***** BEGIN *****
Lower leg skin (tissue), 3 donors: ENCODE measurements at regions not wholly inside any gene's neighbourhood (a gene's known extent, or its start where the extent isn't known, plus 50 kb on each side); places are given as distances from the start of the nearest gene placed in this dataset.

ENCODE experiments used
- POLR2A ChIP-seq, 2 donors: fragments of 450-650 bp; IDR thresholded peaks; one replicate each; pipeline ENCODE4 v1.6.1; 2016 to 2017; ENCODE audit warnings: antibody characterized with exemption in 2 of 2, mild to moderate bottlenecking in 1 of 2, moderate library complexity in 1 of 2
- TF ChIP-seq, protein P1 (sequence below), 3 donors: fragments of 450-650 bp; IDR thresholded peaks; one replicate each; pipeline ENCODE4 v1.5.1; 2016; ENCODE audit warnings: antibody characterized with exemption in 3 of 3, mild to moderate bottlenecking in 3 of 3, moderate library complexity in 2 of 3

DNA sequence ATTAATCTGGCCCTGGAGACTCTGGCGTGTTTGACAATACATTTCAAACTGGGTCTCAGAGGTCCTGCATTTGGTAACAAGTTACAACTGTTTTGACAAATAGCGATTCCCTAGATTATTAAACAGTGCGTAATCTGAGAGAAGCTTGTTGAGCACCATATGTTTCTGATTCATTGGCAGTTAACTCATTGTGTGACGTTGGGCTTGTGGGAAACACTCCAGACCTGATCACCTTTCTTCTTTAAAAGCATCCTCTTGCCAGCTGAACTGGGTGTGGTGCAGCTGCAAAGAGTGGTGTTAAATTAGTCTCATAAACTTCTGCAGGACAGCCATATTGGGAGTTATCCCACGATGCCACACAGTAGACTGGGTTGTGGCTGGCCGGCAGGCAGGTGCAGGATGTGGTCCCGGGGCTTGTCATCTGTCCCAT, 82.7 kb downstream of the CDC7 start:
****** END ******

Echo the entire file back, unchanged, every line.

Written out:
Lower leg skin (tissue), 3 donors: ENCODE measurements at regions not wholly inside any gene's neighbourhood (a gene's known extent, or its start where the extent isn't known, plus 50 kb on each side); places are given as distances from the start of the nearest gene placed in this dataset.

ENCODE experiments used
- POLR2A ChIP-seq, 2 donors: fragments of 450-650 bp; IDR thresholded peaks; one replicate each; pipeline ENCODE4 v1.6.1; 2016 to 2017; ENCODE audit warnings: antibody characterized with exemption in 2 of 2, mild to moderate bottlenecking in 1 of 2, moderate library complexity in 1 of 2
- TF ChIP-seq, protein P1 (sequence below), 3 donors: fragments of 450-650 bp; IDR thresholded peaks; one replicate each; pipeline ENCODE4 v1.5.1; 2016; ENCODE audit warnings: antibody characterized with exemption in 3 of 3, mild to moderate bottlenecking in 3 of 3, moderate library complexity in 2 of 3

DNA sequence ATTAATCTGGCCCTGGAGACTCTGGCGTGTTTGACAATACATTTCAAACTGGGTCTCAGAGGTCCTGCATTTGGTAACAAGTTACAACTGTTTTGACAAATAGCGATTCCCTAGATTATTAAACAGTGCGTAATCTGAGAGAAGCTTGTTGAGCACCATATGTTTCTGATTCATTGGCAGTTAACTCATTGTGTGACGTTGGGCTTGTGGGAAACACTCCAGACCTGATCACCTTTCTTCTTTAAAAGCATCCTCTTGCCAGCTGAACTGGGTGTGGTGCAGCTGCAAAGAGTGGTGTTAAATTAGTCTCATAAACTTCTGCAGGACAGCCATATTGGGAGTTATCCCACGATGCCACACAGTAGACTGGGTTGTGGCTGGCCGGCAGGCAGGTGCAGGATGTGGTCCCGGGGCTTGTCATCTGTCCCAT, 82.7 kb downstream of the CDC7 start: